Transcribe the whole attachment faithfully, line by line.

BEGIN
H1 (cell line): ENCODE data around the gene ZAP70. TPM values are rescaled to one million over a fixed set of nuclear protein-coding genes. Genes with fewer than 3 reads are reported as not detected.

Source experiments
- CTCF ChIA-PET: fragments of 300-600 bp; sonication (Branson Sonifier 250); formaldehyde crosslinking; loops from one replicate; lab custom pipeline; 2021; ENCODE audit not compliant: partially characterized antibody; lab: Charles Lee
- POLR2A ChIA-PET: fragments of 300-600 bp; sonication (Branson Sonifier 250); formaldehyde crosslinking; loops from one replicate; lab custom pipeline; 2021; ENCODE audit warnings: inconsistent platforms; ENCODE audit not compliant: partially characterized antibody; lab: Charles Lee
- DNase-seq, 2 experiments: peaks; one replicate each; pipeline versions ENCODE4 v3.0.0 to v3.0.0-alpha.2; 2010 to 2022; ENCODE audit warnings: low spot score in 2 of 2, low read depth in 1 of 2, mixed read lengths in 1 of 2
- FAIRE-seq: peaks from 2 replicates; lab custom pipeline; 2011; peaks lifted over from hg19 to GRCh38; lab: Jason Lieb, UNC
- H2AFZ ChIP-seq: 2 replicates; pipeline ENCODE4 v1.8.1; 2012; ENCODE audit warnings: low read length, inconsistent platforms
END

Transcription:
H1 (cell line): ENCODE data around the gene ZAP70. TPM values are rescaled to one million over a fixed set of nuclear protein-coding genes. Genes with fewer than 3 reads are reported as not detected.

Source experiments
- CTCF ChIA-PET: fragments of 300-600 bp; sonication (Branson Sonifier 250); formaldehyde crosslinking; loops from one replicate; lab custom pipeline; 2021; ENCODE audit not compliant: partially characterized antibody; lab: Charles Lee
- POLR2A ChIA-PET: fragments of 300-600 bp; sonication (Branson Sonifier 250); formaldehyde crosslinking; loops from one replicate; lab custom pipeline; 2021; ENCODE audit warnings: inconsistent platforms; ENCODE audit not compliant: partially characterized antibody; lab: Charles Lee
- DNase-seq, 2 experiments: peaks; one replicate each; pipeline versions ENCODE4 v3.0.0 to v3.0.0-alpha.2; 2010 to 2022; ENCODE audit warnings: low spot score in 2 of 2, low read depth in 1 of 2, mixed read lengths in 1 of 2
- FAIRE-seq: peaks from 2 replicates; lab custom pipeline; 2011; peaks lifted over from hg19 to GRCh38; lab: Jason Lieb, UNC
- H2AFZ ChIP-seq: 2 replicates; pipeline ENCODE4 v1.8.1; 2012; ENCODE audit warnings: low read length, inconsistent platforms